Metaphysical Overtones in Herman Melville's "Moby Dick" by munaaz


									Moby Dick is an epic-novel with epic-dimensions to it. Moby Dick, as simple as it is on
the superficial level has multifarious dimensions to it. A reason for the richness of the
novel is the different layers of meaning that can be ferreted out from the novel. The
metaphysical overtones contribute to this aspect. We may consider the different
metaphysical aspects.
1. Ahab’s Transcendentalism
   Ahab’s monomaniacal ambition has transcendental overtones. He does not check his
ambitions on the basis whether they are good or evil, but only on the ground that they are
entirely his. His monomaniacal tendencies are elevated by Melville who asserts that it is
“a crucifixion on his face” and “the nameless overbearing of some mighty woe.”
However, the novel can be an indictment of Transcendentalism as well in that it is an
indictment of individualism as Ahab’s towering efforts are crushed towards the end.

Apart from making him a transcendentalist, he also makes his protagonist defy the
symbolic perception that transmutes the instinctive violence of the white whale to
existential frustration. Ahab’s tendency to symbolic thinking leads him to seeing his
adversary “that intangible malignity that has been from the beginning. But this tendency
also betrays in him in an inflated sense of obligation to give an outlet to “all the general
hate and rage felt by his whole race from Adam down.”

At another level, it also symbolizes man’s quest for truth, the ultimate way to reach God.
In this way, Ishmael’s metaphysical leanings point to a more liberal religion that gives
heathens also a place. The religion turns out to be quite a humanistic one where in spite
being a Christian, he poses to worship an idol for Quegeg’s sake. The very fact that there
are Egyptian, Hindu, Persian, Greek and Christian myths utilized in the book, proves that
it is the making of a more liberal religion.

Ishmael’s Metaphysical Leanings
He raises a number of metaphysical questions and is baffled by the mystery of the
Universe. Ishmael knows his tendency to think in the metaphysical terms when in the
course of his work on one occasion, he feels that the various parts of the apparatus before
him symbolize Chance, Free will and Necessity. He feels that he himself is a “shuttle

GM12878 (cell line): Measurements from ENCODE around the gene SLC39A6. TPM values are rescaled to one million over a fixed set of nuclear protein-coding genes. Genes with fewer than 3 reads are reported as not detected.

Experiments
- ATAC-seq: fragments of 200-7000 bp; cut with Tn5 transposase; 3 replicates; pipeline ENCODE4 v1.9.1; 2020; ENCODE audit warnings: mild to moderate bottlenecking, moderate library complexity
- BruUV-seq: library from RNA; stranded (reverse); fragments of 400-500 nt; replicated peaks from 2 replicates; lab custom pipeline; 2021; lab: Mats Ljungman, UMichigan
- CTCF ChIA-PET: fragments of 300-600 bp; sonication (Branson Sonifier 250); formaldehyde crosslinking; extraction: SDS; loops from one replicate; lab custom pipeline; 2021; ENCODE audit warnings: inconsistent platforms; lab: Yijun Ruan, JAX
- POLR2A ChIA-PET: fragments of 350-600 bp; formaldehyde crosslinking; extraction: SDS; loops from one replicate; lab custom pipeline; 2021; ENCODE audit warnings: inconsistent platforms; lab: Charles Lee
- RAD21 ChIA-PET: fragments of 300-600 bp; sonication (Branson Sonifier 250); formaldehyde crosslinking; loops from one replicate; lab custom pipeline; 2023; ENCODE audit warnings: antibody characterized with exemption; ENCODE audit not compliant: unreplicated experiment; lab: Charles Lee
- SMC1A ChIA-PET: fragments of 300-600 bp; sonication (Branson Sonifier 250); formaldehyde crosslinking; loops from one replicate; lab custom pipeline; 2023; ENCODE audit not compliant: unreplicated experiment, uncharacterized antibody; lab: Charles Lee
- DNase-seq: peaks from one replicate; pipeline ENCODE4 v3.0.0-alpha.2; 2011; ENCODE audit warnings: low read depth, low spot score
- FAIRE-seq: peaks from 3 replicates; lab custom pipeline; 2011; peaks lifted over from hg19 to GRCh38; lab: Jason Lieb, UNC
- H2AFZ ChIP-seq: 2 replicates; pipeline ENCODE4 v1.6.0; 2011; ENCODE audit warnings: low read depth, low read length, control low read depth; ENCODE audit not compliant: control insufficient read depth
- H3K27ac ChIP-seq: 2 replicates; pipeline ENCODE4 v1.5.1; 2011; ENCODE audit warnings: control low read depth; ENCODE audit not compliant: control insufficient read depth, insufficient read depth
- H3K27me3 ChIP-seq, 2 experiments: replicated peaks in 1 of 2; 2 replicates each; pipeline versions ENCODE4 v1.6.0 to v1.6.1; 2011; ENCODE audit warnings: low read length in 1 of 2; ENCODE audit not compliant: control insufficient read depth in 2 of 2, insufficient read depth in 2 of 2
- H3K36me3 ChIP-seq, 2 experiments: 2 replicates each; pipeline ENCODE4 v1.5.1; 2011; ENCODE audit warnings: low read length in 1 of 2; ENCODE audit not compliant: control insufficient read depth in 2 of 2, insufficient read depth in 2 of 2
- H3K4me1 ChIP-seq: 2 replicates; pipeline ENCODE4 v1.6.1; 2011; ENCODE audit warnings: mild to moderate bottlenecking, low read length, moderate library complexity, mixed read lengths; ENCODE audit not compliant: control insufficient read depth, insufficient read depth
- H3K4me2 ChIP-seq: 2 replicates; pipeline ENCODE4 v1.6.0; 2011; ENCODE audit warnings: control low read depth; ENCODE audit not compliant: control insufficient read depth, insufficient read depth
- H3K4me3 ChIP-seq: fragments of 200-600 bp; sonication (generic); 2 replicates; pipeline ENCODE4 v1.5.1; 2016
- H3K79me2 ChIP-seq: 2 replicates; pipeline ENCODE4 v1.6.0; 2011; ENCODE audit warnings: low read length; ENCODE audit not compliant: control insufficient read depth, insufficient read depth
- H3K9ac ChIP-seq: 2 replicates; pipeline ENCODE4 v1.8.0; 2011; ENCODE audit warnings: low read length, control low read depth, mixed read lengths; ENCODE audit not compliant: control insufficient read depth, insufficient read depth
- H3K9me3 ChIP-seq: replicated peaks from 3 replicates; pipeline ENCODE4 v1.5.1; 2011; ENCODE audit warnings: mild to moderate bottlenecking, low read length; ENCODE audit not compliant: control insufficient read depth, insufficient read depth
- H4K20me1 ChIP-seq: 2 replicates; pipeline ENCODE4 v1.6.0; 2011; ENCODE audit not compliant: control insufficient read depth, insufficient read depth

mechanically weaving and waving away at the Fates. Ishmael‘s metaphysical meditation
also finds expression when he explains what might have been visualized. For instance,
the sea was probably carrying Pip’s soul alive to wondrous depths,where strange shapes
of the primitive floated before his eyes. His references to various stories of the Bible
point to the metaphysical pre-occupation. In the chapter “The Hyena“ he deals with the
comic impersonality of the Universe with a naturalistic vision. A hyena is a dog-like
animal whose howl is like laughter. Thus we have he phrase “the laughing Hyena”. In the
chapter, the universe is regarded as a joker laughing at the plight of human beings. The
chapter “The Try Walks” is a highly technical chapter giving off philosophical

Conflict between Science and Nature
At another level, it appears to be a conflict between science and religion. Ahab is
essentially the man of science, his ambition is one based on reason; and reason devoid of
moral principles is everything to him. Thus Ahab’s pursing the whale symbolizes man’s
scientific explorations against Nature. Nature in the form of the white whale appears
noble and pure indeed. However it does revolt against the injustices of man. The attack of
the whale against man can be taken as a sum total of all natural disasters and calamities
and, indeed nature at the same time is innocent too. Please note that Ahab’s was
swallowed by the white whale when he was chasing and provoking Moby Dick.

Conflict between Man and Religion
The struggle of man against God is also perceived in the novel. Moby Dick may be taken
as the miniature form of all the nobility, grandeur omnipotence, etc right from when
Moby Dick is mentioned, we can feel his presence till the end-thus also the omnipresence
of God. The novel thus exemplifies how insignificant man’s pursuits are in the face of
God’s opulence. Ahab’s two cardinal defects are egocentric self-importance and egoistic
malice that are destroyed in the end with Ahab himself.

The Attempt to Create A Myth
According to certain critics, Herman Melville was better informed and more deeply
interested in problems of myth than any American writer of his time. Since America is
said not to possess genuine tradition and myth, Melville tries to create one through his
myth of the whale, its hunter and so on. Mardi is another book in which Melville creates
myth and goes from story to myth, instead of coming from myth to story.

Conflict between Eastern and Western Ideology.
Since Ahab has an Eastern name, and Moby Dick a Western one like Uncle Sam. Eastern
ideology that strives for its existence, is crushed by the physical strength of Western

Conflict between the Colonizer and Colonized
 We can also reinterpret the novel as the reenactment of the American War of
Independence, in the enterprising spirit of Ahab, his craftsmanship and entrepreneurship.
Even though Ahab succumbs at the end his victory is achieved in his struggle like
Santiago in “The Old man and the Sea; and thus illustrates that man can be destroyed but
never defeated. This is significant as Transcendentalism originated from New England

Spiritual Aspects
 As for the spiritual aspects, in Christianity, it can represent the reenactment of the
crucifixion of Christ.(throwing of the harpoons)According to Hinduism, it can be taken as
the endeavour of the Jeevatma and Paramaatma. According to Islam, it can refer to
pilgrimage: the stone-throwing at the devil in the ritual of Hajj.

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